In the early 90's a group by the name of KMD dropped a classic yet highly slept on album entitled 'Mr. Hood.' That was the last time most heads heard of KMD until now. Former KMD member Zen Love X, has abandoned everything and returned as MF Doom (Metal Fingers). Situated on Bobbito's super label Fondle 'Em Records, MF Doom has been dropping ill 12" singles for quite some time. Now, in 1999 those 12" singles have been warped up along with several new tracks into a pleasing complete package.
The album's first cut 'Doomsday' is quick to show what this album is all about. To be brief it's not "typical" loop and chorus Hip-Hop. It's more on the same vibe as Company Flow, that being uncompromising. Where a chorus should be it turns out to be missing in action or replaced with crazed scratching. Verses are and were most likely never edited or touched up. The thing is the album comes off dope as hell. It's banging from the side 'zero' to side 'three' and it carries a good and consistent vibe.
As you get into the album you have 'Rhymes Like Dimes' (featuring Bobbito), which has MF spiting an ill freestyle over a nice chill beat. On 'The Finest,' MF comes a bit harder with the help of Tommy Gunn. They rhyme back and fourth and create an amazing track that continues to hold the album up. As you move on to 'Side One,' you have tracks like 'Tick, Tick,' (also an MF Grimm single). On this track the other Metal Fingers rhymer, MF Grimm, appears and straight up regulates the songs as he "slows it up and speed it
up". He drops some ill lines such as "Pick niggas off as they ballin' / and die old like Stalin". Continuing on your journey, you'll hit 'Hey!.' It features an excellent Scooby Doo sample, which makes the track and made the 12" version a success. As you finish the album, you realize how it's excellently sown together by the skits. It features a rack of Fantastic Four skits (from the old cartoon), and they really help to give the album a good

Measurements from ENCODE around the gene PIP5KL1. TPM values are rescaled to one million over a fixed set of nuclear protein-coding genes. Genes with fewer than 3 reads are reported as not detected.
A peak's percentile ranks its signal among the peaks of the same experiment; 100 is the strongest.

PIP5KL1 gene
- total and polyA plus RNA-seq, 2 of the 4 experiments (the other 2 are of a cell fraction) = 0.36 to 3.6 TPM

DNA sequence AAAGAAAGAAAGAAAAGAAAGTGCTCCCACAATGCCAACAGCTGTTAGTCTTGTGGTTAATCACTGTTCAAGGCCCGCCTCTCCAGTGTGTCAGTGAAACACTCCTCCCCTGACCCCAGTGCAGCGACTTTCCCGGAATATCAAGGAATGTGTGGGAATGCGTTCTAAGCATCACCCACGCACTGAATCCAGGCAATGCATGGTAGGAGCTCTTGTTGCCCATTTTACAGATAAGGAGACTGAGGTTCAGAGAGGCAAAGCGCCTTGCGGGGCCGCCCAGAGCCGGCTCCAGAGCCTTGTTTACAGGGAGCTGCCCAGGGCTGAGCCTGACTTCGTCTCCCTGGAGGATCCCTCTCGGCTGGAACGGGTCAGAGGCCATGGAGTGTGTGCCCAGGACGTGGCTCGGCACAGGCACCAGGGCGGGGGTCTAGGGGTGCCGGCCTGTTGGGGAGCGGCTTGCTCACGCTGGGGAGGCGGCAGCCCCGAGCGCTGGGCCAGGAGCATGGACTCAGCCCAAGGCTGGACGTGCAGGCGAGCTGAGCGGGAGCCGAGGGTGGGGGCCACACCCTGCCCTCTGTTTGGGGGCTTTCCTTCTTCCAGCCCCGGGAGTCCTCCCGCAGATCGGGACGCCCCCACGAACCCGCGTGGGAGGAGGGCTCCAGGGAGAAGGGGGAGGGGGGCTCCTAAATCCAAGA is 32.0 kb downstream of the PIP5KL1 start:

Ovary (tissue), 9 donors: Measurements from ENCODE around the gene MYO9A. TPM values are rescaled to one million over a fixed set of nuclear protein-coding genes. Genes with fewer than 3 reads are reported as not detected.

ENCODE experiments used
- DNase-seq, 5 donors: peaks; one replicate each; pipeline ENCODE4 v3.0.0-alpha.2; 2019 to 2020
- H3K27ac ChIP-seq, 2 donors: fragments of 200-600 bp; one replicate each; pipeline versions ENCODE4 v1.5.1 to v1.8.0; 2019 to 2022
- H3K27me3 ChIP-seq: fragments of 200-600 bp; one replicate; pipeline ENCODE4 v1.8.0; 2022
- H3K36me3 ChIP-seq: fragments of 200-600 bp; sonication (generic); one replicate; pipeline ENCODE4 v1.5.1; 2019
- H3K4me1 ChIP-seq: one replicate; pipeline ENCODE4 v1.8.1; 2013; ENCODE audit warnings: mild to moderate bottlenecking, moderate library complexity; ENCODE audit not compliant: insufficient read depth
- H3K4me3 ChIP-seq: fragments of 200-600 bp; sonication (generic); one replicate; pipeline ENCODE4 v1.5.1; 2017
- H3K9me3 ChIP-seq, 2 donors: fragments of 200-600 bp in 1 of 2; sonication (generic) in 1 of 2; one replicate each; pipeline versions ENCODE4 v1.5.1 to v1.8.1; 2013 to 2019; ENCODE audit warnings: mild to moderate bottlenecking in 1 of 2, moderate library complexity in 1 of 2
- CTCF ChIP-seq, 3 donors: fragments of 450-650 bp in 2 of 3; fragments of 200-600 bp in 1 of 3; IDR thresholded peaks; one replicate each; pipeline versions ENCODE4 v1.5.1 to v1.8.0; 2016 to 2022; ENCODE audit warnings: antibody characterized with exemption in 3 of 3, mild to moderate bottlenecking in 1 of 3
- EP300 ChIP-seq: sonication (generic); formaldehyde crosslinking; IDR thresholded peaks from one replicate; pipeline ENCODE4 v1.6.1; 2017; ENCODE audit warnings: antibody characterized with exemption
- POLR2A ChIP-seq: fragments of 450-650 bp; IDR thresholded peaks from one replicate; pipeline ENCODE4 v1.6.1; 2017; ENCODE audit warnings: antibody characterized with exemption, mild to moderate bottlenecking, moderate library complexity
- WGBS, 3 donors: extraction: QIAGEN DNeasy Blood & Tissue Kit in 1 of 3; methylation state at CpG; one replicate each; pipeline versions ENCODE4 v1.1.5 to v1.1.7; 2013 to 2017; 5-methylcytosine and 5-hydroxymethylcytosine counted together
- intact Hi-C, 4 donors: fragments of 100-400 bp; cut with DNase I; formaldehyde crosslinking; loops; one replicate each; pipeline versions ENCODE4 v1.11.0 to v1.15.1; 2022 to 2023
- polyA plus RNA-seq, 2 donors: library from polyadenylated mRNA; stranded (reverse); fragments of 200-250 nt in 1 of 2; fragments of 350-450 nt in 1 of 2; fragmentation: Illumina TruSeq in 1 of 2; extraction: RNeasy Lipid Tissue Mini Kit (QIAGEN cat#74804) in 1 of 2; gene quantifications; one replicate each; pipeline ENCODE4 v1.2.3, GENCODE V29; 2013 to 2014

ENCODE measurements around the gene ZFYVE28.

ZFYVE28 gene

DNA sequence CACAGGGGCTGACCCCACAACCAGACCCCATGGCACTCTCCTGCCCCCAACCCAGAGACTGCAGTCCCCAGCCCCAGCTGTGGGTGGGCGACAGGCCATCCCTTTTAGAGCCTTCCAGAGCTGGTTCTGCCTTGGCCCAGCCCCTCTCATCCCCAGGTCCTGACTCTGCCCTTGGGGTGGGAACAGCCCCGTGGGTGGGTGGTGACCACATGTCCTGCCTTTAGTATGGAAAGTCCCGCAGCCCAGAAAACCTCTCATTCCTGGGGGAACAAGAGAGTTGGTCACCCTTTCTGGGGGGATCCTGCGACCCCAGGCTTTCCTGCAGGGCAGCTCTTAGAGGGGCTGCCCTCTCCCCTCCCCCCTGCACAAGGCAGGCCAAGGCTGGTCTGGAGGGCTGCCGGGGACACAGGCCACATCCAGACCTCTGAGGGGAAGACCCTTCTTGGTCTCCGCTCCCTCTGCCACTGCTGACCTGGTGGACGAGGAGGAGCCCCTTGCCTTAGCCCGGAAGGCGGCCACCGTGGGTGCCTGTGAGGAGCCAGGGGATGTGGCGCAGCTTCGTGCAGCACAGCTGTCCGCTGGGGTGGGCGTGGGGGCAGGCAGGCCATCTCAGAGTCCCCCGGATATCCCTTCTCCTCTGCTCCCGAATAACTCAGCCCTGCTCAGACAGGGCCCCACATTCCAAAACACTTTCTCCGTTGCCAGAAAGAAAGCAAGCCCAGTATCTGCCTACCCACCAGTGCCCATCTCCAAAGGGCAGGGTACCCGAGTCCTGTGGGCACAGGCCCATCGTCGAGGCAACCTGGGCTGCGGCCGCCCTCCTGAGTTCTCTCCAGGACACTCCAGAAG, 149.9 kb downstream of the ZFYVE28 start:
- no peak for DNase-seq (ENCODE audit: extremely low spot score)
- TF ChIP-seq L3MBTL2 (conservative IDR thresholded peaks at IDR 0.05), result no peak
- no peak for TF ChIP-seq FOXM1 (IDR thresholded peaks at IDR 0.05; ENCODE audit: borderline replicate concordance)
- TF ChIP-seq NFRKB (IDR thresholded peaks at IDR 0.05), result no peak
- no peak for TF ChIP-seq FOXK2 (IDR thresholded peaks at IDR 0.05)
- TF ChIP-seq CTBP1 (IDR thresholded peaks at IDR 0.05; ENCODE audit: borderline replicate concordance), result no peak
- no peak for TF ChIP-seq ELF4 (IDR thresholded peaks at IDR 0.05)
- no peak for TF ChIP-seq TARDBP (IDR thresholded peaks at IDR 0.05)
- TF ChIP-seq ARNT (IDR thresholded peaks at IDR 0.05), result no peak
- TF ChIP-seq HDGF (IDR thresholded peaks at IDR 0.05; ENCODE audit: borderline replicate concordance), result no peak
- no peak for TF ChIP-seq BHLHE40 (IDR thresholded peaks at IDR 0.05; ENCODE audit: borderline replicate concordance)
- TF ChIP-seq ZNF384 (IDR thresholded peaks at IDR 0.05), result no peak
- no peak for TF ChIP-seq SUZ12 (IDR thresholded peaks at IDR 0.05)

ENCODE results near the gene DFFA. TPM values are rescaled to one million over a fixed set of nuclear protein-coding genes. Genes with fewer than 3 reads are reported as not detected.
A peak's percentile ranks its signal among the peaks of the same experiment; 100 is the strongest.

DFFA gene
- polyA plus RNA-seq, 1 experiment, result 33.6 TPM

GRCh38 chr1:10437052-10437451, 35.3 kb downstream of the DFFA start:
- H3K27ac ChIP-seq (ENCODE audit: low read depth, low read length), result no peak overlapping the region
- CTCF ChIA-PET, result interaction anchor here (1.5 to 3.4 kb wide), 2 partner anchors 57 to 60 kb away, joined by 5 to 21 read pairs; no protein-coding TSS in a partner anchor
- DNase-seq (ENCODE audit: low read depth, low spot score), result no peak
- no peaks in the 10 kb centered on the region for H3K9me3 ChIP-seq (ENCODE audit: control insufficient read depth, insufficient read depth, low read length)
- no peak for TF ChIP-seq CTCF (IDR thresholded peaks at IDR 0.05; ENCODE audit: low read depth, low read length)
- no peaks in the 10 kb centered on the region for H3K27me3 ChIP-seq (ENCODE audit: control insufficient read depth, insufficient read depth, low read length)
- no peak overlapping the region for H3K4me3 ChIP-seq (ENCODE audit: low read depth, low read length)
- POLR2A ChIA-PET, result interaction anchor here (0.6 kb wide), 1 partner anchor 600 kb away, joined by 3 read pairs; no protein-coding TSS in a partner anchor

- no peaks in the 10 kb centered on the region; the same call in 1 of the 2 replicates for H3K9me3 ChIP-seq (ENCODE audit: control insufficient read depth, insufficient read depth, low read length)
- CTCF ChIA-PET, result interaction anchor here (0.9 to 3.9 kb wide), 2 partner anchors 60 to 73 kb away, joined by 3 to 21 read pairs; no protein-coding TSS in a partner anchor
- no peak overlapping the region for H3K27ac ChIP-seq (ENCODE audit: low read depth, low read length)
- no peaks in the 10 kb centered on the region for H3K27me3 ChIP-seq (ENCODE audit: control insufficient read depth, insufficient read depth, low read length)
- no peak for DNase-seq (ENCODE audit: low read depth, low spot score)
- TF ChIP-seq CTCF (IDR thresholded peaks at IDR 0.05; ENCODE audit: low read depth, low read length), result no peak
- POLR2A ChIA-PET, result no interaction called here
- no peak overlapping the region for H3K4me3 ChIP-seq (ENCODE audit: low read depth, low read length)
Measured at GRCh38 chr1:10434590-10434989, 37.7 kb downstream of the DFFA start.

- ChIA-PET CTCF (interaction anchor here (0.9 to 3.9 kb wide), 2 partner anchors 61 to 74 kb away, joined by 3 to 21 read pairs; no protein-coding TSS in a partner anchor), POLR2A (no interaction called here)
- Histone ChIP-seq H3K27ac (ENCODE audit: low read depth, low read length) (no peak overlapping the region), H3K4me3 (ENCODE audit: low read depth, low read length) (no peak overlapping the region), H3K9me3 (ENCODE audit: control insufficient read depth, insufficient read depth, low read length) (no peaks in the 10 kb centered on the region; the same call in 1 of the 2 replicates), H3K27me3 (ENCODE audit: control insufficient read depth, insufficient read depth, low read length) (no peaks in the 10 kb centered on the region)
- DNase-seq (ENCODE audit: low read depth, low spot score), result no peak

theme. They also, as I mentioned before, bring it all together and make it a complete package.
In the long time I've spent trying to review this album, I've become really fond of it. It's a great album to listen to when you're just chilling alone and want some music flowing. While the album is for the most part really chill, it does have some hard-hitting lyrical bangers. Yet it brings you right back into its mellow feel with extreme ease. I can't recommend this record enough to some heads. It's just great, but it does hold one flaw. The flaw unfortunately can be in the listener. This isn't for the average Hip-Hop fan. If you can't open yourself to artist like Kool Keith or Company Flow (more on the production tip) then you may not enjoy this album or think of it as highly as I have. On the other hand if you find yourself looking for something different then 'Operation Doomsday' was designed to leave you happy.